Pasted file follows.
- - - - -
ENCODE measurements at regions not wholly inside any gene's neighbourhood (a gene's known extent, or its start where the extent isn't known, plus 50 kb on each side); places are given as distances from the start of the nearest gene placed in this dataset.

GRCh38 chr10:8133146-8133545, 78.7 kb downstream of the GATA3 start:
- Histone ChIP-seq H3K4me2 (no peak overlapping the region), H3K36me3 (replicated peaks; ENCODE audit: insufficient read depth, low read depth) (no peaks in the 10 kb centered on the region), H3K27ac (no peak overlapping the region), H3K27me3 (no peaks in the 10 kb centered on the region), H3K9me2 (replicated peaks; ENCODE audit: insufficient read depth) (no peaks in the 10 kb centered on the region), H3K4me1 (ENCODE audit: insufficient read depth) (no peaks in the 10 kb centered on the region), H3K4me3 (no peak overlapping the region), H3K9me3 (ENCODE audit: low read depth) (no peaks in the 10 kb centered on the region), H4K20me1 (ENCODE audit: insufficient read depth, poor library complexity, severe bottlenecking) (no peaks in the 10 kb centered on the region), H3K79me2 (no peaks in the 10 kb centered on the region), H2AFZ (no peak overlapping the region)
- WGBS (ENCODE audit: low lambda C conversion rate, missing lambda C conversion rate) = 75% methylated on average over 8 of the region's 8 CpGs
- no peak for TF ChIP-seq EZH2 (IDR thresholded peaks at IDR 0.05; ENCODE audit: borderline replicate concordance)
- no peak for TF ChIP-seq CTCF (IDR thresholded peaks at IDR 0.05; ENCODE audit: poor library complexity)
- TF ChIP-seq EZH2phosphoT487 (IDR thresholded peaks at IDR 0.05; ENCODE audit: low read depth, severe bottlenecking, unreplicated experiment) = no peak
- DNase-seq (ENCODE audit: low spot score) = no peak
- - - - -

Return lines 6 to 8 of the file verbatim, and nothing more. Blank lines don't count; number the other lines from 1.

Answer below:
- no peak for TF ChIP-seq CTCF (IDR thresholded peaks at IDR 0.05; ENCODE audit: poor library complexity)
- TF ChIP-seq EZH2phosphoT487 (IDR thresholded peaks at IDR 0.05; ENCODE audit: low read depth, severe bottlenecking, unreplicated experiment) = no peak
- DNase-seq (ENCODE audit: low spot score) = no peak